Embrace; An Interview With Holy Wave

You rapidly run into your room with a smorgasbord of records tucked snuggly under your armpit.  You follow this up by slamming the door shut and pulling the blinds down to darken up the location, only to have a stray beam of light bursting through the small creases.  You slowly pull out a black record from the sleeve and plop it down on the player.  Once that needle gingerly places its position on top, a wave of eutrophic noise emerges. 

Holy Wave has become notorious within four albums to provide fans from around the world with providing a trippy, psychedelic experience chockfull of experimental dreamy pop.  Key performances at Levitation, Desert Daze, among other gatherings have given the Austin-based band pull off opportunities past their wildest dreams.  Some of their biggest spots to date are sharing the stage with Slowdive, Spiritualized, Hope Sandoval, and The Black Angels.  Interloper, Holy Wave latest offering released in July, accentuates its signature songwriting by heightening it with new layers.   

There was a My Bloody Valentine show that ultimately changed the course in your lives.  What was it about that set that shifted your world that much?

Well, the MBV show left a huge impression for a few reasons. We were very into them and we had never been to Los Angeles before, so the setting was already amazing. We’re all huge Spacemen 3 fans, too, so when we found out Spectrum was opening the shows we were very hyped. It’s also worth mentioning that it was the first time we took ecstasy. So after the show, we just walked along the beach in disbelief and it was all so perfect. After that, all we knew was that we wanted to start a band and really give it a shot.

With the wealth of musical talent residing in Austin, is there a sense of competition that breeds within the city?

Nahhh, everyone in Austin loves each other there’s no competition. I feel like everyone really empowers each other and it’s quite nice.

The band has quite the following overseas.  What can tell us about touring across the world?

Well, for one it’s an absolute dream. It’s still so strange to see people singing along n stuff, super wild. The thought of not being able to go on tour and play our new songs is definitely stinging all of us every day.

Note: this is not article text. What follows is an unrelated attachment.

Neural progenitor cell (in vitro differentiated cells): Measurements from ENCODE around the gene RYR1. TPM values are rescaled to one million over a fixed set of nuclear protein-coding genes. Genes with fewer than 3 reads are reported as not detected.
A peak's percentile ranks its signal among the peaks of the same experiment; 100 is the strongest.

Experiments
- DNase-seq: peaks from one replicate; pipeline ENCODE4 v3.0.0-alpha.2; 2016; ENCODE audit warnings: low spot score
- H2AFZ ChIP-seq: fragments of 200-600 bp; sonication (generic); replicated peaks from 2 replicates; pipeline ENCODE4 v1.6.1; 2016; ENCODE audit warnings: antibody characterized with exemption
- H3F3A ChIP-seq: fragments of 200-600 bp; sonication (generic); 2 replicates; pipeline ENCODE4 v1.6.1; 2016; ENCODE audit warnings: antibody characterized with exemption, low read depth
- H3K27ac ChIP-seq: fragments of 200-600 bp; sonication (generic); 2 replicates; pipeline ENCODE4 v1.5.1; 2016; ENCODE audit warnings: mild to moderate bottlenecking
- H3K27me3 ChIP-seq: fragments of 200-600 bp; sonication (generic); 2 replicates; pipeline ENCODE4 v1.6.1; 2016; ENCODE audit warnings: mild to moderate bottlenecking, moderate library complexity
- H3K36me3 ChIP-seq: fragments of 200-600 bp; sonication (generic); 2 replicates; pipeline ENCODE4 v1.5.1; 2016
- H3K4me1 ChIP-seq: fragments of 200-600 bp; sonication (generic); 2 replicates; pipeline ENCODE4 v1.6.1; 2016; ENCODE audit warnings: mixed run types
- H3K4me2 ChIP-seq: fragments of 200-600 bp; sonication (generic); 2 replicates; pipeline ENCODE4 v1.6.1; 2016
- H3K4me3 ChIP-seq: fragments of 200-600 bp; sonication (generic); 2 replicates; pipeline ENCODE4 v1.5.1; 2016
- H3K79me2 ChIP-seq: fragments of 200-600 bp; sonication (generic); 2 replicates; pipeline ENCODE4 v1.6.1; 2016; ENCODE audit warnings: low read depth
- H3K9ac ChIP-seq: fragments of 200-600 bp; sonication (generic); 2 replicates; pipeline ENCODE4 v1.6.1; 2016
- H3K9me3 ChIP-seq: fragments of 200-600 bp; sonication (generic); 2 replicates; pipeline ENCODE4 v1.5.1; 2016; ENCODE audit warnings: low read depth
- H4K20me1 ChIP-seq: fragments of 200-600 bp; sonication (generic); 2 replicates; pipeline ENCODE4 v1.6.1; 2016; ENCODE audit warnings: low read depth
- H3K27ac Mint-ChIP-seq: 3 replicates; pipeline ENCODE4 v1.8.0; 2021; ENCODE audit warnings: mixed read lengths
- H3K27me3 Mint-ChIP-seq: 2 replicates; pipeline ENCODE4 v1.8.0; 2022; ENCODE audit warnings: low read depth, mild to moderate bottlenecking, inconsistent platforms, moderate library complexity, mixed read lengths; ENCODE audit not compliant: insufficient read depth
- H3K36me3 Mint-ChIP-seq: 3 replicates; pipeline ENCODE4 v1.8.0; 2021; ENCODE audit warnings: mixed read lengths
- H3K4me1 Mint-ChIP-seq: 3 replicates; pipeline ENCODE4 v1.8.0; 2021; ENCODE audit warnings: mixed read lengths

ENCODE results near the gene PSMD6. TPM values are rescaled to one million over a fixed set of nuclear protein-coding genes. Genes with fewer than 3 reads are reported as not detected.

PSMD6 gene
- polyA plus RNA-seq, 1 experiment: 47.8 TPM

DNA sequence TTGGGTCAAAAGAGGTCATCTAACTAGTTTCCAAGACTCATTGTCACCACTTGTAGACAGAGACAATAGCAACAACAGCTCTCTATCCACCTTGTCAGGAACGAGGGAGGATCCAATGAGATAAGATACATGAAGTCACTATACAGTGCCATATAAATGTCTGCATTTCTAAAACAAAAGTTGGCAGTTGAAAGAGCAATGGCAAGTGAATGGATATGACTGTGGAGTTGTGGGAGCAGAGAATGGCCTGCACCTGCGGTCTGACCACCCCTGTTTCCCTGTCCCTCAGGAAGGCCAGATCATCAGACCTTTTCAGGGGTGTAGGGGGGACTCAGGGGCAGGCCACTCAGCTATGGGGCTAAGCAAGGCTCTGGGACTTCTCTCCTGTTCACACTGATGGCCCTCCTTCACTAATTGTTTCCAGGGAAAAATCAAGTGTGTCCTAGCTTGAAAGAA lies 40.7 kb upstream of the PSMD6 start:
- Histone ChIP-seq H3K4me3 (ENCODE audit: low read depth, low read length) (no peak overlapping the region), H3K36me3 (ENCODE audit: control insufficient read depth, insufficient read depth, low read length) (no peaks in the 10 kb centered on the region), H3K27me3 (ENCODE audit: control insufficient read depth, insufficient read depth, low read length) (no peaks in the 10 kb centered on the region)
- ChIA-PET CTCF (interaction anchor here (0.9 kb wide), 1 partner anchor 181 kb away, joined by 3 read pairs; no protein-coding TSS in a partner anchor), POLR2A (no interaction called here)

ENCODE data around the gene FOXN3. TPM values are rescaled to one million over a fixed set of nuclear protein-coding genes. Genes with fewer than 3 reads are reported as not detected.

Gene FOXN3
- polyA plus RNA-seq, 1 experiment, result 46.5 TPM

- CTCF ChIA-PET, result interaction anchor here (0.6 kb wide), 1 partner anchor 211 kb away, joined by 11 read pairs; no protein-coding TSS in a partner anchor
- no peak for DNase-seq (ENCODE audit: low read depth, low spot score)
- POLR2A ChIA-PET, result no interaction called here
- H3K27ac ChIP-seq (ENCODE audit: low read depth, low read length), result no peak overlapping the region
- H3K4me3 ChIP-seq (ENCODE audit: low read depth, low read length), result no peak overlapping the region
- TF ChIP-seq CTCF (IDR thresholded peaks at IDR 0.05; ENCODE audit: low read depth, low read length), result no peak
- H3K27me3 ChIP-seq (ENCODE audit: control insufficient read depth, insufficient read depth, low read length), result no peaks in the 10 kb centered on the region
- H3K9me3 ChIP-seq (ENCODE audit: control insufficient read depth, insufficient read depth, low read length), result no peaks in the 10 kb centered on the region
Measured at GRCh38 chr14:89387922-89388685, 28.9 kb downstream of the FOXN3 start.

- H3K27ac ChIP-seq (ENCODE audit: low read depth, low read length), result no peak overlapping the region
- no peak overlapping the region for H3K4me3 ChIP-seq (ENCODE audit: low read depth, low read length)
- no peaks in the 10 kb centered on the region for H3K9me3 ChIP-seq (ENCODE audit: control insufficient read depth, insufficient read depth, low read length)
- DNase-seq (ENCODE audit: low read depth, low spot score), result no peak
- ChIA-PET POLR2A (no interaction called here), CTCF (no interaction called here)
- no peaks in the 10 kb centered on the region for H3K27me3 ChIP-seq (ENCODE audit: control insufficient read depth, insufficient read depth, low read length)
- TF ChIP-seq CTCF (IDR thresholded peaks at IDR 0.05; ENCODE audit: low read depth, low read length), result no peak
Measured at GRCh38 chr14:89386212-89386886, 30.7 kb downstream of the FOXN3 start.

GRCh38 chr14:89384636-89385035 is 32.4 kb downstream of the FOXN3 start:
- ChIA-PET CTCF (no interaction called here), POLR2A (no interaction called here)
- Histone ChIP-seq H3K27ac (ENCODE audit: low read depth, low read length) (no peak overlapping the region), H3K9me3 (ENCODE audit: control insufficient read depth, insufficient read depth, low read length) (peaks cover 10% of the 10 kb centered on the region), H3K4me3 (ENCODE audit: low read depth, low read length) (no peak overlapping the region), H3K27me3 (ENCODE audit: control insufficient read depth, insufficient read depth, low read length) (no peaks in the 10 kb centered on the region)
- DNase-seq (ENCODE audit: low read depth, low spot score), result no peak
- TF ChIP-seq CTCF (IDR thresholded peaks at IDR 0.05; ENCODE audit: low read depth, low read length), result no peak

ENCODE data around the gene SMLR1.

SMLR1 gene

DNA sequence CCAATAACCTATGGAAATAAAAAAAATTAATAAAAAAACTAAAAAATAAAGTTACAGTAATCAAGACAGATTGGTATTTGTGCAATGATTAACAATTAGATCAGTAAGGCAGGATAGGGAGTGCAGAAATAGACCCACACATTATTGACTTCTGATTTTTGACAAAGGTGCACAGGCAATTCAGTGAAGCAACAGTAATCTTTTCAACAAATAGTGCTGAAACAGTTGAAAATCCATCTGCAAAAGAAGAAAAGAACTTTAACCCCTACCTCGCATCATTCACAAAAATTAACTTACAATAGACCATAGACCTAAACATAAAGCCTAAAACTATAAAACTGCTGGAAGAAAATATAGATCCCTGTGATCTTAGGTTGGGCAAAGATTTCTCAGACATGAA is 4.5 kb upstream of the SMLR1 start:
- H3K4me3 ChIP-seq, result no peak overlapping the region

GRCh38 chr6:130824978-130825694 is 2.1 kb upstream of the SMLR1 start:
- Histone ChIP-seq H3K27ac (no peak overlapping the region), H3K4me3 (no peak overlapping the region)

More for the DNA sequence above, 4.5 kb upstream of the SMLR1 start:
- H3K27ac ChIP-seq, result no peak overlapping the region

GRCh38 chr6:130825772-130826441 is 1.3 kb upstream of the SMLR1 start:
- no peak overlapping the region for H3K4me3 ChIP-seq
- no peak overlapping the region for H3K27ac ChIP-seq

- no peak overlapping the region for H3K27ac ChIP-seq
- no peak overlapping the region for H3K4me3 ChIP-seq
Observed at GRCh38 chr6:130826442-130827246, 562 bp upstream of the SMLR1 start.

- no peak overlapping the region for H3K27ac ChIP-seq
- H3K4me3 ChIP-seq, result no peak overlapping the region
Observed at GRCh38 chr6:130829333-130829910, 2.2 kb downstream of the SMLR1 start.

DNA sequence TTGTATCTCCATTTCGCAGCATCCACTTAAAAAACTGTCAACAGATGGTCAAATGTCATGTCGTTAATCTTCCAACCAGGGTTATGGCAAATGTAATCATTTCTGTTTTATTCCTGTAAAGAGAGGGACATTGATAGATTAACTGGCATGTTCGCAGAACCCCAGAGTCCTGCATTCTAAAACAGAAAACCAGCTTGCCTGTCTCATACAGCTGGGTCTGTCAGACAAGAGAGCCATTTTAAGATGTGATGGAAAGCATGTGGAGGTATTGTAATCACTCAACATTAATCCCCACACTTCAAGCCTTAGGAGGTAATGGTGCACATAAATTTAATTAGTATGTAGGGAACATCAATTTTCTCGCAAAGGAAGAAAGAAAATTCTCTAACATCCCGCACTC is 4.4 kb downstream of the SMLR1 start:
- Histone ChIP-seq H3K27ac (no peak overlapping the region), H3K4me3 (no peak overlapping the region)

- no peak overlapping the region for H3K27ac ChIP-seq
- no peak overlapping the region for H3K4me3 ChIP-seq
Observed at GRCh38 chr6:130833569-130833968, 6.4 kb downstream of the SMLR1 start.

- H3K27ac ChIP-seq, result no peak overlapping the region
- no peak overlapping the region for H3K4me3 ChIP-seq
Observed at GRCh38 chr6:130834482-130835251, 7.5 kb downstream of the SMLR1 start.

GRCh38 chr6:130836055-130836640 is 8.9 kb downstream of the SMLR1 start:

When did the vibe between the bandmates start to click in the beginning stages of the band?

Since day one, the vibes were strong; we’ve all been best friends since way before our band so that’s never been an issue.

During the recording sessions, the band went in without having anything too locked down in terms of songs.  Having done this, what was the biggest takeaway from the experience?

The record came out more cohesive in a way. The session itself was able to influence the parts being constructed.  Also, we definitely got to use the studio more as an instrument and songwriting tool.

Listening to the album, it feels more psychedelic than previous efforts.  What was different within finding inspiration with the instrumentals?

That’s a tough one. I think we normally approach songs in a similar way. With each new album normally have some new keyboards or things and play a big part but I think as far as songwriting goes, we normally try to make each part as interesting as it can be with what we have. With this particular album, we got some new keyboards and we were able to really experiment with them during the recording process.

A lot of the lyrical content for Interloper focuses on being more introspective.  Was this by design or did it just come organically while being in the studio?

Our lyrics have always been pretty introspective. On this one, maybe we’re breaking things down in a more specific and straightforward way, whereas in the past we’ve been more general or metaphorical.

Interloper was recorded at Reverberation Appreciation Society.  Did the band work with a producer or was it all done solo?

We recorded with our buddy Charles Godfrey at his studio and while we didn’t go into it with the intention of having a producer, he contributed some great ideas. He’s a very creative dude so it was a great environment for us to work in.

With the quarantine being longer than what most expected, has the lure of being on the road been louder to everyone?

We wanna be on the road so bad and we had some really great tours lined up. It’s so strange to have a new record coming out and not be able to go show it off all over the place. But we’re being patient and that day will come.